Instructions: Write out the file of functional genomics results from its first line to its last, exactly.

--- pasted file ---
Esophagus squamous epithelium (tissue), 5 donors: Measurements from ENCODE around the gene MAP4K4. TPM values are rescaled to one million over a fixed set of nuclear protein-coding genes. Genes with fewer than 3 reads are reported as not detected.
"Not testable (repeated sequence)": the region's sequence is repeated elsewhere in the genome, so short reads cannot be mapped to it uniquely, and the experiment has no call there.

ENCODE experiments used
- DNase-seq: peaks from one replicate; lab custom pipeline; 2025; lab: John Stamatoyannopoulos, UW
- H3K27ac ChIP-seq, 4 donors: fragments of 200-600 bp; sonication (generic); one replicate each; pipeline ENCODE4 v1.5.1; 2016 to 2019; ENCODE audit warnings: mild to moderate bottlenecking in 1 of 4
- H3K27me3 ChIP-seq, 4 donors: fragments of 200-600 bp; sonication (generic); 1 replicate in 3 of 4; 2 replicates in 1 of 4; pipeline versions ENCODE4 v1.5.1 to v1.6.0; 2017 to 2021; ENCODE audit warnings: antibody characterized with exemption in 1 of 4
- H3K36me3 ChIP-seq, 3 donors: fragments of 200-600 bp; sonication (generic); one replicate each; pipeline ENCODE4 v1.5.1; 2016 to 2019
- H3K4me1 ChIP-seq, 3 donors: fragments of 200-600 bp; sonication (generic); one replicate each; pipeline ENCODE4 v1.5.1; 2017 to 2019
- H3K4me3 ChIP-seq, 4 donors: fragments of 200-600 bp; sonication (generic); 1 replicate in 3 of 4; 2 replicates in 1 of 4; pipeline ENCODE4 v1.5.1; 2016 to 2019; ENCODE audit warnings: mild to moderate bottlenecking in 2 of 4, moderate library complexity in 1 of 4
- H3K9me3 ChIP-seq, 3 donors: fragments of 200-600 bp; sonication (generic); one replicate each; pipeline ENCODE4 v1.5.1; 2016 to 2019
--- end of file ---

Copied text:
Esophagus squamous epithelium (tissue), 5 donors: Measurements from ENCODE around the gene MAP4K4. TPM values are rescaled to one million over a fixed set of nuclear protein-coding genes. Genes with fewer than 3 reads are reported as not detected.
"Not testable (repeated sequence)": the region's sequence is repeated elsewhere in the genome, so short reads cannot be mapped to it uniquely, and the experiment has no call there.

ENCODE experiments used
- DNase-seq: peaks from one replicate; lab custom pipeline; 2025; lab: John Stamatoyannopoulos, UW
- H3K27ac ChIP-seq, 4 donors: fragments of 200-600 bp; sonication (generic); one replicate each; pipeline ENCODE4 v1.5.1; 2016 to 2019; ENCODE audit warnings: mild to moderate bottlenecking in 1 of 4
- H3K27me3 ChIP-seq, 4 donors: fragments of 200-600 bp; sonication (generic); 1 replicate in 3 of 4; 2 replicates in 1 of 4; pipeline versions ENCODE4 v1.5.1 to v1.6.0; 2017 to 2021; ENCODE audit warnings: antibody characterized with exemption in 1 of 4
- H3K36me3 ChIP-seq, 3 donors: fragments of 200-600 bp; sonication (generic); one replicate each; pipeline ENCODE4 v1.5.1; 2016 to 2019
- H3K4me1 ChIP-seq, 3 donors: fragments of 200-600 bp; sonication (generic); one replicate each; pipeline ENCODE4 v1.5.1; 2017 to 2019
- H3K4me3 ChIP-seq, 4 donors: fragments of 200-600 bp; sonication (generic); 1 replicate in 3 of 4; 2 replicates in 1 of 4; pipeline ENCODE4 v1.5.1; 2016 to 2019; ENCODE audit warnings: mild to moderate bottlenecking in 2 of 4, moderate library complexity in 1 of 4
- H3K9me3 ChIP-seq, 3 donors: fragments of 200-600 bp; sonication (generic); one replicate each; pipeline ENCODE4 v1.5.1; 2016 to 2019